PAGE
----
Semblance, and in thy beauty's heavenly ray, He bolder now, uncall'd before her stood,
United I beheld; no fair to thine But as in gaze admiring: oft he bow'd
Equivalent or second, which compellid His turret crest, and sleek enamellid neck, 525 Me thus, though importune perhaps, to come 610 Fawning, and lick'd the ground whereon she trod. And gaze, and worship thee, of right declar'd His gentle dumb expression turn'd at length Sov'reign of creatures, universal dame."
So talk'd the spirited sly snake; and Eve, Of death denounc'd, whatever thing death be, 695 Yet more amaz'd, unwary thus replied:
Deterr'd not from achieving what might lead “Serpent, thy overpraising
leaves in doubt 615 To happier life, knowledge of good and evil; The virtue of that fruit, in thee first prov'd: (far? Of good, how just? of evil, if what is evil But say, where grows the tree, from hence how Be real, why not known, since easier shunn'd ? For many are the trees of God that grow
God therefore cannot hurt ye, and be just; 700 In Paradise, and various, yet unknown
Not just, not God; not fear'd then, nor obey'd : To us; in such abundance lies our choice, 620 Your fear itself of death removes the fear. As leaves a greater store of fruit untouch'a, Why then was this forbid ? Why but to awe; Still hanging incorruptible, till men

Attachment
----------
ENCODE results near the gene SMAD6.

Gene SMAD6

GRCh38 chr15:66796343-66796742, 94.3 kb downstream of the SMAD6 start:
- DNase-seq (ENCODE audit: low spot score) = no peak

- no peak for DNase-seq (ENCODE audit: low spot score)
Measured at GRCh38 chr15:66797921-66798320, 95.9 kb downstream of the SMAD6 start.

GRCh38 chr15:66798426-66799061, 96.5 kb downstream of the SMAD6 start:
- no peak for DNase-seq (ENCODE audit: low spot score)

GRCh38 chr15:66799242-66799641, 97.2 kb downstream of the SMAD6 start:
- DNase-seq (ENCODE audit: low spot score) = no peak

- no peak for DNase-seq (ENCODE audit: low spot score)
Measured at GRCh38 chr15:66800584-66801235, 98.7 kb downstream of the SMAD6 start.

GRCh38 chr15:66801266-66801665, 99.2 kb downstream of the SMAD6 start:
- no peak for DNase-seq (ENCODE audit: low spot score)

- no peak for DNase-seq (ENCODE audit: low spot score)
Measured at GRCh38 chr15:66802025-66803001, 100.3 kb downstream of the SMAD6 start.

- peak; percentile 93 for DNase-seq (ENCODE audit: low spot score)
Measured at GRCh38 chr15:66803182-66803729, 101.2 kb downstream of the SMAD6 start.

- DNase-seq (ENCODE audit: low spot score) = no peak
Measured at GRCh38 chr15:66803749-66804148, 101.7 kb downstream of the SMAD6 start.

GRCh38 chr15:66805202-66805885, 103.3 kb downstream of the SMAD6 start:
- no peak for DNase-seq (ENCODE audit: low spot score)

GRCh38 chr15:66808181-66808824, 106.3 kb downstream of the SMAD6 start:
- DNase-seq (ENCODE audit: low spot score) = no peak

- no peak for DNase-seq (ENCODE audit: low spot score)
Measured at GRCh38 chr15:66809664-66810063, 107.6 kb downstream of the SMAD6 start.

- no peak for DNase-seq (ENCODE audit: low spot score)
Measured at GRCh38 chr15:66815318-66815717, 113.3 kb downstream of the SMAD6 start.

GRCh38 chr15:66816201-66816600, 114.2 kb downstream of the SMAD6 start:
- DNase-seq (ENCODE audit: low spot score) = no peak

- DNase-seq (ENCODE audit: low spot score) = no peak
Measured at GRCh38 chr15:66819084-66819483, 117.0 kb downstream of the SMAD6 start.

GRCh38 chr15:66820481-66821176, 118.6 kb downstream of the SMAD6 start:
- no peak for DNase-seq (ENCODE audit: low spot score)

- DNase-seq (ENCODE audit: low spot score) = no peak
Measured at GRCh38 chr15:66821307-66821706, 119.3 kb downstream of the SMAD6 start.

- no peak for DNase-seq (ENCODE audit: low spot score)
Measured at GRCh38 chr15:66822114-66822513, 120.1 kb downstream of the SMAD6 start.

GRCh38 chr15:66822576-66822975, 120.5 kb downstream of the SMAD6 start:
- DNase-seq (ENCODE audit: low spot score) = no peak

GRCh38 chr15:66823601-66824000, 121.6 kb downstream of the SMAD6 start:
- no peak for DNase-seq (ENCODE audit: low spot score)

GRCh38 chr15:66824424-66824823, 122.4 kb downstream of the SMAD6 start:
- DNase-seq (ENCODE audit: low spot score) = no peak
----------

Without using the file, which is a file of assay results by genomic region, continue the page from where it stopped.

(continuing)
Why but to keep you low and ignorant, Grow up to their provision, and more hands His worshippers; he knows that in the day 705 Heip to disburden Nature of her birth."
Ye eat thereof, your eyes that seem so clear,
Yet are but dim, shall perfectly be then To whom the wily adder, blithe and glad: 625 Open'd and clear'd, and ye shall be as gods, “ Empress, the way is ready, and not long;
Knowing both good and evil as they know. Beyond a row of myrtles, on a flat,
That ye shall be as gods, since I as man, 710 Fast by a fountain, one small thicket passid Internal man, is but proportion meet; Of blowing myrrh and balm; if thou accept
I of brute human, ye of human gods. My conduct, I can bring thee thither soon." 630 So ye shall die perhaps, by putting off
Human, to put on gods; death to be wish'd, “ Lead then," said Eve. He leading, swiftly Though threaten'd, which no worse than this can In tangles, and made intricate seem straight,[roll'
715 To mischief swift. Hope elevates, and joy
And what are gods that man may not become Brightens his crest; as when a wand'ring fire, As they, participating, godlike food ? Compact of unctuous vapour, which the night 635 The gods are first, and that advantage use Condenses, and the cold environs round,
On our belief, that all from them proceeds: Kindled through agitation to a flame,
I question it; for this fair earth I see,